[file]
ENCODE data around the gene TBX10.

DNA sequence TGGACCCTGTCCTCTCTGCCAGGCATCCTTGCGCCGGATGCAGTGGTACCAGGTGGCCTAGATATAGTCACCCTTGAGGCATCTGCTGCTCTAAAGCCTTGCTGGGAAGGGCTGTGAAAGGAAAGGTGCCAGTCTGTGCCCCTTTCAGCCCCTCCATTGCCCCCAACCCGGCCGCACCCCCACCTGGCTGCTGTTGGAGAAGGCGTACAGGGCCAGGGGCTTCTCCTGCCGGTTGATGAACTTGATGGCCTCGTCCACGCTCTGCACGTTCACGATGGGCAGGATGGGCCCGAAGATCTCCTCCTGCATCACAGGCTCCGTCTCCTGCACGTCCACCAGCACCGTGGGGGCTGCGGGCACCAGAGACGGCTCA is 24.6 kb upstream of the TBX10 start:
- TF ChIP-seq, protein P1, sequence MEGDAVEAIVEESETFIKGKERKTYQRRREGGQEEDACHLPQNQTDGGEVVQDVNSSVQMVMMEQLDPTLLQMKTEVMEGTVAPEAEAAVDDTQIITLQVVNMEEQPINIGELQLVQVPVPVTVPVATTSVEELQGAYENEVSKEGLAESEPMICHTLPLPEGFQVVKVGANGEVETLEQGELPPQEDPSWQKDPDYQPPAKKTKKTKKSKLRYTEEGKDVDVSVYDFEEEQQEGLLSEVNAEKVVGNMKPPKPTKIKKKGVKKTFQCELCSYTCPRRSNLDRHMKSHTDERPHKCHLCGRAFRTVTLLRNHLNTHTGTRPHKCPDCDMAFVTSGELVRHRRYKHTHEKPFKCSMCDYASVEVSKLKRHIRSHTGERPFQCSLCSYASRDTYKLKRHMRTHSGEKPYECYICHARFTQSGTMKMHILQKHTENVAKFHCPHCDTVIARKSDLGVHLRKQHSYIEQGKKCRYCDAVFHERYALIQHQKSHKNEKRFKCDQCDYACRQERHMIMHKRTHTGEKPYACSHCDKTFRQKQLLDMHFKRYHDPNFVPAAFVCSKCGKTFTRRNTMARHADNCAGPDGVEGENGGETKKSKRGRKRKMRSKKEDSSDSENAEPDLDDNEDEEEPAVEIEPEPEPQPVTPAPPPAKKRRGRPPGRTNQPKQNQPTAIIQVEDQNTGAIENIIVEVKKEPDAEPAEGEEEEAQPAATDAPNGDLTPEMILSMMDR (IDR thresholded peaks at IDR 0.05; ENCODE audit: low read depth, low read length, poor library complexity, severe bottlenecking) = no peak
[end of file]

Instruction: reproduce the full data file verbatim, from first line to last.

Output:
ENCODE data around the gene TBX10.

DNA sequence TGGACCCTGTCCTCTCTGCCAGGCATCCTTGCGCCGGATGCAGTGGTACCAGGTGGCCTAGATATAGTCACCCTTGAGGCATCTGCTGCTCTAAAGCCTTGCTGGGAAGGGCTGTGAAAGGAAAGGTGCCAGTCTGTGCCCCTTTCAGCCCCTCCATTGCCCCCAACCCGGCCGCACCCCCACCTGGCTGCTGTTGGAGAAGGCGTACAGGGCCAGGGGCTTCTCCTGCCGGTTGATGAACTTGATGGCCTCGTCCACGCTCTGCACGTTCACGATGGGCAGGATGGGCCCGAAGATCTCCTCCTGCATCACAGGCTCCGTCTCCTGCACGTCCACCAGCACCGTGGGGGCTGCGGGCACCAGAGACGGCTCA is 24.6 kb upstream of the TBX10 start:
- TF ChIP-seq, protein P1, sequence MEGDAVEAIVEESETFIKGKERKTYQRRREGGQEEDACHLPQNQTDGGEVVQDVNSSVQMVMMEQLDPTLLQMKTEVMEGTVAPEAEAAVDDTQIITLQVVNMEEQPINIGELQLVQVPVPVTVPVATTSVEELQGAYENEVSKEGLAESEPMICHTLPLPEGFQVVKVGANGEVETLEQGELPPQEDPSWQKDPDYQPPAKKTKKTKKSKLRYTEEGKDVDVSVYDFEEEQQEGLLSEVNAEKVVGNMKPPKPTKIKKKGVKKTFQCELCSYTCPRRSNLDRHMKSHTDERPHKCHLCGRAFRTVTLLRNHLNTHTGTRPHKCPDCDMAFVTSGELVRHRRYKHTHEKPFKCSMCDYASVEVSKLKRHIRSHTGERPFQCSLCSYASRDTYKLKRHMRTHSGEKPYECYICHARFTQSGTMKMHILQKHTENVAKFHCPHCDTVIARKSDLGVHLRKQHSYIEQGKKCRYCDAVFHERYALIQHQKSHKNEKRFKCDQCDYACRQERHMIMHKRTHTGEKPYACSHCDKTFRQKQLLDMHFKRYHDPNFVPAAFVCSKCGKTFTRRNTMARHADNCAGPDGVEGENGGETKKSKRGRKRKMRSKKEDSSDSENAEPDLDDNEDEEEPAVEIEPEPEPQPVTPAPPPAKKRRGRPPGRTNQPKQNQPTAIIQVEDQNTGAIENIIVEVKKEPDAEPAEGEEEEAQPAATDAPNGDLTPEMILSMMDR (IDR thresholded peaks at IDR 0.05; ENCODE audit: low read depth, low read length, poor library complexity, severe bottlenecking) = no peak